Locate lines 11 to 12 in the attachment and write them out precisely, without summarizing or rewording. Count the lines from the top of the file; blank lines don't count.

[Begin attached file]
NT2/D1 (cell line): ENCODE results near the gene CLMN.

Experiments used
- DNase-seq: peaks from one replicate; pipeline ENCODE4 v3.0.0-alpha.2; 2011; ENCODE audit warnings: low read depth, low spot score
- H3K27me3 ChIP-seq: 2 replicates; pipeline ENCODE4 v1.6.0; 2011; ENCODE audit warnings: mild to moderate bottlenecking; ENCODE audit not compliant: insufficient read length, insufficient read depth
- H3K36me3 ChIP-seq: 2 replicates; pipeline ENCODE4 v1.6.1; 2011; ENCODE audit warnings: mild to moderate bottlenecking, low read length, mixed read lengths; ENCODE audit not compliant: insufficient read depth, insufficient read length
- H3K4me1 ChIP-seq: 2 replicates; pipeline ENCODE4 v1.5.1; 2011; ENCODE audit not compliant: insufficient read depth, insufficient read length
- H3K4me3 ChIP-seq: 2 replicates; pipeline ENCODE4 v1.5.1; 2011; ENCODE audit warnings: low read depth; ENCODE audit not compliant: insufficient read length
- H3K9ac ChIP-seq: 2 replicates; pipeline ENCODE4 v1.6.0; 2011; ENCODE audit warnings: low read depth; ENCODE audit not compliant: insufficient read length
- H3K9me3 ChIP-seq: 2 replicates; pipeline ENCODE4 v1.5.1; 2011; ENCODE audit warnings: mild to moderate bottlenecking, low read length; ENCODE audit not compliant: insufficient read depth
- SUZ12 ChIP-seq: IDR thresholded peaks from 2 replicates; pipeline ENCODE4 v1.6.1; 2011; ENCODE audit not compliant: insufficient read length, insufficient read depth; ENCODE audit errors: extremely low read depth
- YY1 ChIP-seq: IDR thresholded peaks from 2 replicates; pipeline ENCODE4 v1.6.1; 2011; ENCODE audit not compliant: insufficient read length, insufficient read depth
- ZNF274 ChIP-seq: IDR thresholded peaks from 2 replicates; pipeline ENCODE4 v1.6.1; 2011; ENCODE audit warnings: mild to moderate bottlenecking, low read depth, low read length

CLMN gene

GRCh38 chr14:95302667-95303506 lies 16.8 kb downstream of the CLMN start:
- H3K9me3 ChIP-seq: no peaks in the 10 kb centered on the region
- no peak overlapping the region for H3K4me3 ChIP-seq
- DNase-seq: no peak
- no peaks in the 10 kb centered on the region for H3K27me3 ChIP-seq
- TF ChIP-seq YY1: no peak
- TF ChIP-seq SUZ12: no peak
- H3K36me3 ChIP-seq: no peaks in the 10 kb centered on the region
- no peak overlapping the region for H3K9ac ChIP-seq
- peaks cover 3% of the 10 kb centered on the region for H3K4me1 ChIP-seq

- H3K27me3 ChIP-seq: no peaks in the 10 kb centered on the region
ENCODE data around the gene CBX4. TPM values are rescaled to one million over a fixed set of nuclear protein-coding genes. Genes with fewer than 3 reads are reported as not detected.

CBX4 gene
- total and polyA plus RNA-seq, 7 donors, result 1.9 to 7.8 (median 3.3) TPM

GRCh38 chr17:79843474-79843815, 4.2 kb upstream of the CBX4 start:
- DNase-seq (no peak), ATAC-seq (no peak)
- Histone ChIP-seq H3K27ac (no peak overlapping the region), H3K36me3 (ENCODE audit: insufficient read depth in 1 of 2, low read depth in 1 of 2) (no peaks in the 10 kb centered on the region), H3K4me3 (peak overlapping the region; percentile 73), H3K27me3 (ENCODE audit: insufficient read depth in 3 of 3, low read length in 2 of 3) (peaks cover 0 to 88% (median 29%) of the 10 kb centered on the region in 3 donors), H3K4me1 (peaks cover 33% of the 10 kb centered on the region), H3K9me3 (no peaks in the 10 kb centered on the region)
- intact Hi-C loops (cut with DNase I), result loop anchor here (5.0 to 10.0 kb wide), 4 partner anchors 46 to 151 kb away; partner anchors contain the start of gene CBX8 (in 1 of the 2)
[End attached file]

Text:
- YY1 ChIP-seq: IDR thresholded peaks from 2 replicates; pipeline ENCODE4 v1.6.1; 2011; ENCODE audit not compliant: insufficient read length, insufficient read depth
- ZNF274 ChIP-seq: IDR thresholded peaks from 2 replicates; pipeline ENCODE4 v1.6.1; 2011; ENCODE audit warnings: mild to moderate bottlenecking, low read depth, low read length